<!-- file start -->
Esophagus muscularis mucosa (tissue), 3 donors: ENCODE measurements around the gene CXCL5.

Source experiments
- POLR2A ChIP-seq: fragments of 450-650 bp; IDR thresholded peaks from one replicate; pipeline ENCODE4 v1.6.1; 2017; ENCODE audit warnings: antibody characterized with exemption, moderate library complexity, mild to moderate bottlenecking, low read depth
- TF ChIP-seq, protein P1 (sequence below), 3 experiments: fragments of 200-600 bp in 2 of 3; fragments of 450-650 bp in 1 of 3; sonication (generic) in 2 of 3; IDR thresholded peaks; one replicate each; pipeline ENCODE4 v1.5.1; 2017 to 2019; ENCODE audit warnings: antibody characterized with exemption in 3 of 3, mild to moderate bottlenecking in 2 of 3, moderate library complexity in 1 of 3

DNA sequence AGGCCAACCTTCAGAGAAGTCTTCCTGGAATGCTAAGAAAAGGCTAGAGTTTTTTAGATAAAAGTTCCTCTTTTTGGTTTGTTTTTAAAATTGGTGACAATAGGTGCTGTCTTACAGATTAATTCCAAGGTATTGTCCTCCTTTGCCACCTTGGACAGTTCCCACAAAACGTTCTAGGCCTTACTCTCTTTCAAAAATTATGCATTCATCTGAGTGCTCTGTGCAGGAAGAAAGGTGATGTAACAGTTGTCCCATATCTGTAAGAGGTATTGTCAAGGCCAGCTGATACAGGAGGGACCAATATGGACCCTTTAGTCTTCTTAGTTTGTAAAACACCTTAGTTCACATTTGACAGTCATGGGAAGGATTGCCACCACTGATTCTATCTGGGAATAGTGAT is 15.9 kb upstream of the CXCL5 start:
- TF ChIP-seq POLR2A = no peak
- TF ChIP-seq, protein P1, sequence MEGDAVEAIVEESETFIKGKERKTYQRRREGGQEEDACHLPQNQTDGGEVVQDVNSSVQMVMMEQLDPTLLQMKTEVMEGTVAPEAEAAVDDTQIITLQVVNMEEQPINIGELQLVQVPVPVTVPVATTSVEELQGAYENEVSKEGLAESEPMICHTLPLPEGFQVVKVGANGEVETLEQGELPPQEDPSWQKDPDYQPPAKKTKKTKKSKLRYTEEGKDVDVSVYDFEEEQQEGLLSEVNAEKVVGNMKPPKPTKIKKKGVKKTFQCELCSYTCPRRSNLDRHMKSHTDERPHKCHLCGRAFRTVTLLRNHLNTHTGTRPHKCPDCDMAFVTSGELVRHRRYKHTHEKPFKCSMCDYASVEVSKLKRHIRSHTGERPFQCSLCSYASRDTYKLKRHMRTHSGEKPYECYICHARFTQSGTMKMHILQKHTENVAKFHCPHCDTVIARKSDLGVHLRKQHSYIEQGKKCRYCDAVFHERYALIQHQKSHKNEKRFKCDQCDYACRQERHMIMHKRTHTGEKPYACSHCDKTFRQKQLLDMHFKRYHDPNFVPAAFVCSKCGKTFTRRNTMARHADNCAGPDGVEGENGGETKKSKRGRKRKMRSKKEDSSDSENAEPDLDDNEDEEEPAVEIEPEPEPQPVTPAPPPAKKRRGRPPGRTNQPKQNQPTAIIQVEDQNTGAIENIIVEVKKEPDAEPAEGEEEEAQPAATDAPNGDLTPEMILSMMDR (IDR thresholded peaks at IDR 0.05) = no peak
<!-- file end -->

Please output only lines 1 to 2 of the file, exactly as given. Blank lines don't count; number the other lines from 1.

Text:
Esophagus muscularis mucosa (tissue), 3 donors: ENCODE measurements around the gene CXCL5.

Source experiments